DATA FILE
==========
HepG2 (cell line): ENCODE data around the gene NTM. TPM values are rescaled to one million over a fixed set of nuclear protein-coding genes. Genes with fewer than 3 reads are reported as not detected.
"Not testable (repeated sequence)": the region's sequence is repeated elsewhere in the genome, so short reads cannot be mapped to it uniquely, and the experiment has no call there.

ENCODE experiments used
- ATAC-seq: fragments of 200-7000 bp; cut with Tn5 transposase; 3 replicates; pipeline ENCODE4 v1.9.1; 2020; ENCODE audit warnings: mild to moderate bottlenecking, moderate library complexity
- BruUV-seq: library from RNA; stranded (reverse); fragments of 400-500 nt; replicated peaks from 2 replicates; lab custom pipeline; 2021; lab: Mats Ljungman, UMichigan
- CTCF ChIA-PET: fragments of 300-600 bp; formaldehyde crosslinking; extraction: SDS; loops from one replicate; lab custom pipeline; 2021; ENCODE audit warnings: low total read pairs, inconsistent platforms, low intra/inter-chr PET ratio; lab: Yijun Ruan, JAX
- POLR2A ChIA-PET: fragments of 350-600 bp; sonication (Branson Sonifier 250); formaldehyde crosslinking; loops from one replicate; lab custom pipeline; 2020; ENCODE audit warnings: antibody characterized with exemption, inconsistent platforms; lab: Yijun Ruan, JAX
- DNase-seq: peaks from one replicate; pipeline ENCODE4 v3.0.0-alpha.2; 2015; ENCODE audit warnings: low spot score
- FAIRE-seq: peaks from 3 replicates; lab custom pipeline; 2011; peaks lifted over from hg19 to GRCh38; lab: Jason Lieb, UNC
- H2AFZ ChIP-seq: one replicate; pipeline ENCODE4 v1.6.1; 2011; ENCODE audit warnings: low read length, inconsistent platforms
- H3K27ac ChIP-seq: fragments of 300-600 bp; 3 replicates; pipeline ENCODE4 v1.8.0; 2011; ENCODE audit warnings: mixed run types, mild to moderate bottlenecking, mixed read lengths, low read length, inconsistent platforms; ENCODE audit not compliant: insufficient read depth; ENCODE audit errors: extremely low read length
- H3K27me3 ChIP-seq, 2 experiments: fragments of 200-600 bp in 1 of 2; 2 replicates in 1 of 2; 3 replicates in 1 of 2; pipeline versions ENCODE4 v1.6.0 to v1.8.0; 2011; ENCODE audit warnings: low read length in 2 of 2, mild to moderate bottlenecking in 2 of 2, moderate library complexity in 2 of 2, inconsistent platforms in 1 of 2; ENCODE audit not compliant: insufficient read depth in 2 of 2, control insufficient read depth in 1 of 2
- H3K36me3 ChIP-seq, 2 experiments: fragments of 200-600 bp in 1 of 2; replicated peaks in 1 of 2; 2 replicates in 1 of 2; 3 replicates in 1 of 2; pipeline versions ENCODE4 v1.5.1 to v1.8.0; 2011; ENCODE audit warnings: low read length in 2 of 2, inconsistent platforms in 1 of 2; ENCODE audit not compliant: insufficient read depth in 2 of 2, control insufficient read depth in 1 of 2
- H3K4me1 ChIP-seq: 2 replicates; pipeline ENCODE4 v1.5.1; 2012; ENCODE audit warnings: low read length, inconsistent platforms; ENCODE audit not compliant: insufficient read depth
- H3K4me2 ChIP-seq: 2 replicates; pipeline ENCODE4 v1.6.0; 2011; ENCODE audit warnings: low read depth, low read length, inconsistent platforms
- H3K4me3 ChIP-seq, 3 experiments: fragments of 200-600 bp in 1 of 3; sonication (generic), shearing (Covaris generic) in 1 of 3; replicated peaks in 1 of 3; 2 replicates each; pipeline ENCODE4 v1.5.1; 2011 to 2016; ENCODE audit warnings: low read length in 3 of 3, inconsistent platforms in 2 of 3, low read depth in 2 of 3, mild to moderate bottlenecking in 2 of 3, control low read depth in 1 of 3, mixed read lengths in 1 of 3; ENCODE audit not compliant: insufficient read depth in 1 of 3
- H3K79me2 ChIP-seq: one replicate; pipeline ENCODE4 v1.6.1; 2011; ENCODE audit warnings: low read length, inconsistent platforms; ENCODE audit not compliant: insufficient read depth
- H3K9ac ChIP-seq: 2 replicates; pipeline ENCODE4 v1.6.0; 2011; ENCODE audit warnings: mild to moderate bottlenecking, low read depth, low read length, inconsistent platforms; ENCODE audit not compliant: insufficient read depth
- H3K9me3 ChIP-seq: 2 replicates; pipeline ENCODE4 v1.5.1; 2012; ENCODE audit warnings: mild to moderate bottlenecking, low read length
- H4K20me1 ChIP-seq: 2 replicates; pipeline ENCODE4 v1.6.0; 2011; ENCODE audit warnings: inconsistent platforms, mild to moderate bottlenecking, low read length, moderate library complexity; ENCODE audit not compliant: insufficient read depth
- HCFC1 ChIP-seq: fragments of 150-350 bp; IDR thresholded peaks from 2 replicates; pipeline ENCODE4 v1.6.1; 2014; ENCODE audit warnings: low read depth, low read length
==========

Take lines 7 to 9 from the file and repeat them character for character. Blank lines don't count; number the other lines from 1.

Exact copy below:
- POLR2A ChIA-PET: fragments of 350-600 bp; sonication (Branson Sonifier 250); formaldehyde crosslinking; loops from one replicate; lab custom pipeline; 2020; ENCODE audit warnings: antibody characterized with exemption, inconsistent platforms; lab: Yijun Ruan, JAX
- DNase-seq: peaks from one replicate; pipeline ENCODE4 v3.0.0-alpha.2; 2015; ENCODE audit warnings: low spot score
- FAIRE-seq: peaks from 3 replicates; lab custom pipeline; 2011; peaks lifted over from hg19 to GRCh38; lab: Jason Lieb, UNC